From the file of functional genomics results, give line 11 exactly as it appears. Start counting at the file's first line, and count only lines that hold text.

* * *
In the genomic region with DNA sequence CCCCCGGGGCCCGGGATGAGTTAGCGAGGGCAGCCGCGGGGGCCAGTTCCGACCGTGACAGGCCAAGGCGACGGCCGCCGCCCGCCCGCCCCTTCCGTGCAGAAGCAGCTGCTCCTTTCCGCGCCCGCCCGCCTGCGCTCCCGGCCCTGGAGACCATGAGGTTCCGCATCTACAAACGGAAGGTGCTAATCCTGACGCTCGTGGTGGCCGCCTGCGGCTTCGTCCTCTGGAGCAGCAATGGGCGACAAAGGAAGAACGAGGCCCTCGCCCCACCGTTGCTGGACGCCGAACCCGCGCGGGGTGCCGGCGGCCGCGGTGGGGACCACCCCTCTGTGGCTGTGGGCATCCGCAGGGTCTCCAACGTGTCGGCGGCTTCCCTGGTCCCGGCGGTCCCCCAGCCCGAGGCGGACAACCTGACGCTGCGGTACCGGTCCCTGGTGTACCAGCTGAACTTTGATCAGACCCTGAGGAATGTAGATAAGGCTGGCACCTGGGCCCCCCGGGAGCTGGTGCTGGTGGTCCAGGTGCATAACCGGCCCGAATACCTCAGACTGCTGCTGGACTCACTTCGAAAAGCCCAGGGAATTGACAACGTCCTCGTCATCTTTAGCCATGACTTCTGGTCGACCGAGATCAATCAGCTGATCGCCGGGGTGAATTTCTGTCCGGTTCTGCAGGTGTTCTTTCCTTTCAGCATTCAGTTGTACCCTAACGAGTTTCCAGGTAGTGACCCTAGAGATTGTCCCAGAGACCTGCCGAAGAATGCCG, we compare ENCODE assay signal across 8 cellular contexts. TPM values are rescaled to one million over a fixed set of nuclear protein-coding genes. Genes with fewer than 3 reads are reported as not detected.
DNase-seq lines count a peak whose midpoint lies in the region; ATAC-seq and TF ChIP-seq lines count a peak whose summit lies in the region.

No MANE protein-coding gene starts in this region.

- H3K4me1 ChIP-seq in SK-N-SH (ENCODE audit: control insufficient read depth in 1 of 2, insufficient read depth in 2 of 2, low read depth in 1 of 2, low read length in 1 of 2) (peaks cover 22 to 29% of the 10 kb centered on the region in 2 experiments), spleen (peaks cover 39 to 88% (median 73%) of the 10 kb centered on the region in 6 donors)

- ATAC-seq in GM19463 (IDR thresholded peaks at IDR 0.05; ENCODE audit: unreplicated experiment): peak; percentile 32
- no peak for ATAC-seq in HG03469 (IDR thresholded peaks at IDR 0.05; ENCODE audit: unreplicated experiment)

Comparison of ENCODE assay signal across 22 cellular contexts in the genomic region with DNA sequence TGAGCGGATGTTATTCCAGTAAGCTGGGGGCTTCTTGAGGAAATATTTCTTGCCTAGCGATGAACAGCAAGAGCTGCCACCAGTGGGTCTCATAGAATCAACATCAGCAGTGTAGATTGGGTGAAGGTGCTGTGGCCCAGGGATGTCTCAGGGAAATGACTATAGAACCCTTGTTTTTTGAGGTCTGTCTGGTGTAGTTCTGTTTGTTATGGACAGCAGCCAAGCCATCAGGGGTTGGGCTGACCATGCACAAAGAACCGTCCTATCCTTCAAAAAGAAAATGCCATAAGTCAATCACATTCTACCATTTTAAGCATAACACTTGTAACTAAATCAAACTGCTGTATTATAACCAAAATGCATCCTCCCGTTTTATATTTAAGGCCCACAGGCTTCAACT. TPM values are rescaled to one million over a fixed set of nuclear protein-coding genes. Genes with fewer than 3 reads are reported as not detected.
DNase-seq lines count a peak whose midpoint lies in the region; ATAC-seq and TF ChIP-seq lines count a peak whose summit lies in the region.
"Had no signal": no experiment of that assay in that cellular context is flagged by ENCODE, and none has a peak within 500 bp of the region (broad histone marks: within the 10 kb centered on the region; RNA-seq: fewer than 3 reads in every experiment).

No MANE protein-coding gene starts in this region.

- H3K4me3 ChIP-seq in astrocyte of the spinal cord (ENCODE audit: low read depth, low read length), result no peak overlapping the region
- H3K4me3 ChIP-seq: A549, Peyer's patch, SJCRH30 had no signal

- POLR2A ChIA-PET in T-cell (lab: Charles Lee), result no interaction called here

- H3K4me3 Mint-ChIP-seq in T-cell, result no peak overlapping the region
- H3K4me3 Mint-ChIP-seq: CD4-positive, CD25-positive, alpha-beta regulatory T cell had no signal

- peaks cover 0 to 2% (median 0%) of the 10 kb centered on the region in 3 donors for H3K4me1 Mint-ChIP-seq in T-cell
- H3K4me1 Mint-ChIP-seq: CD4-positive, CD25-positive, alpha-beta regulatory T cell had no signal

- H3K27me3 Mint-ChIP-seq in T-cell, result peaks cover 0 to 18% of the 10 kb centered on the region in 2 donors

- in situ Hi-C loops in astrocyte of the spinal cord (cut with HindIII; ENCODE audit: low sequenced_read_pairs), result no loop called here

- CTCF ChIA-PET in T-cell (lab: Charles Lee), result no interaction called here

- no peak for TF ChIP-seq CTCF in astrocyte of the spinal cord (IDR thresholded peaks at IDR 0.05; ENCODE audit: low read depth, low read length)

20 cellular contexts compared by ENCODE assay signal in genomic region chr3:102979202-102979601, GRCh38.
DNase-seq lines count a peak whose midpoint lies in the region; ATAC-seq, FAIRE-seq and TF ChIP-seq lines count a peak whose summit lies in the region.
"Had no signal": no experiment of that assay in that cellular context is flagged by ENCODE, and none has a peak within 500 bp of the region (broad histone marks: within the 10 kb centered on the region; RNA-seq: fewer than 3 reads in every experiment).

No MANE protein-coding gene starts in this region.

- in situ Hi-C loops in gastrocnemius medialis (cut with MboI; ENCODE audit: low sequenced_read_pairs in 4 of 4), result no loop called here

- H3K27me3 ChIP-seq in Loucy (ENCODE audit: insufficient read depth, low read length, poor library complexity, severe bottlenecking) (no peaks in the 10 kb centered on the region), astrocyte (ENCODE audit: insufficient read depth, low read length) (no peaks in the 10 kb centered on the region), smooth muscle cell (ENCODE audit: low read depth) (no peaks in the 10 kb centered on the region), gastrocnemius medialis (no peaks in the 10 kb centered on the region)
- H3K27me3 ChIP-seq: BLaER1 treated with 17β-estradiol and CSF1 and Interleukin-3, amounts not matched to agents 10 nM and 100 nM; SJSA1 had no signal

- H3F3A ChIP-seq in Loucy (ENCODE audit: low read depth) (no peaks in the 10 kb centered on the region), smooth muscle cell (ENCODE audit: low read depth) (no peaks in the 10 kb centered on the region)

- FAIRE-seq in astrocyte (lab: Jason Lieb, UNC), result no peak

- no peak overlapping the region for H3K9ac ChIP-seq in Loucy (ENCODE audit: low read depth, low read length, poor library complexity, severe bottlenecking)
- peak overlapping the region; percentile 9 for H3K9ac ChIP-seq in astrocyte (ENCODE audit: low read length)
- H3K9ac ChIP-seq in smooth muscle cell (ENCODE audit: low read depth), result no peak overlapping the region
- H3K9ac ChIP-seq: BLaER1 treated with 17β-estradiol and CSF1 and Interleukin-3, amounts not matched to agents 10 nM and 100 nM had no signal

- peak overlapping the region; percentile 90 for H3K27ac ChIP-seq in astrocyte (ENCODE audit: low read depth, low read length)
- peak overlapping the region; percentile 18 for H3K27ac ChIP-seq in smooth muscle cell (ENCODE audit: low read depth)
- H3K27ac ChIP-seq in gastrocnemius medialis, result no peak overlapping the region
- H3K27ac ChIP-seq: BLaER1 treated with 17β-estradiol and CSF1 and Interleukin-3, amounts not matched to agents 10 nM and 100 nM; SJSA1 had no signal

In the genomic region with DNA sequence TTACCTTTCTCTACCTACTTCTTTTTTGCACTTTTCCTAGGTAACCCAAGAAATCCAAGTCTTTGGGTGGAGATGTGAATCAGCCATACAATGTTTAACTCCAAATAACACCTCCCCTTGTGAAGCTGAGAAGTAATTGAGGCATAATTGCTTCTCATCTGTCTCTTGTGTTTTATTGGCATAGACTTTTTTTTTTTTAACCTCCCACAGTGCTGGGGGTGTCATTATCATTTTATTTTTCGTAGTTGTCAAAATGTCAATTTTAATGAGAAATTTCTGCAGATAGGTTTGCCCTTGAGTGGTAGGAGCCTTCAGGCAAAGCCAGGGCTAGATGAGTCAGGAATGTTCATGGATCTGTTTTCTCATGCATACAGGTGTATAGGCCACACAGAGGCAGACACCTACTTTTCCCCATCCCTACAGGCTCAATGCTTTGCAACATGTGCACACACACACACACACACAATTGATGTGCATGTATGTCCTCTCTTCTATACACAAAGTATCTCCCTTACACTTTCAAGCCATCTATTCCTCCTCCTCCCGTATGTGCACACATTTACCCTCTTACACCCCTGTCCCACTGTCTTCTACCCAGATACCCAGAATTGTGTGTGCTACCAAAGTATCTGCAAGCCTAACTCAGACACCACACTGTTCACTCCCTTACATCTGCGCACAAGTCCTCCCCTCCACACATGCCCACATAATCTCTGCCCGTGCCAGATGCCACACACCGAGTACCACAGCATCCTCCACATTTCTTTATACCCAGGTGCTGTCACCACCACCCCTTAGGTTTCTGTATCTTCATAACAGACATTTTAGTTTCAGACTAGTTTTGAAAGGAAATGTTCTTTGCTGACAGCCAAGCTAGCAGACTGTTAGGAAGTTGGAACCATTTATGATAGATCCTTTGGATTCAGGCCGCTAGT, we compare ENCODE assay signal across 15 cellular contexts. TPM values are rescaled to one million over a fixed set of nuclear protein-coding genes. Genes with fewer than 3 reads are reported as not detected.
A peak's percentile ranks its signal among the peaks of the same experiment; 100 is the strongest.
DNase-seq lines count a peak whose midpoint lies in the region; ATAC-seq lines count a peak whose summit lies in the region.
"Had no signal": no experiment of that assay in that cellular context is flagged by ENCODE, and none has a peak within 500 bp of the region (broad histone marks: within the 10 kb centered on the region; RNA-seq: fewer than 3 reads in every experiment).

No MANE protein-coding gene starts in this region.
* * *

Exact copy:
- H3K4me3 ChIP-seq in astrocyte of the spinal cord (ENCODE audit: low read depth, low read length), result no peak overlapping the region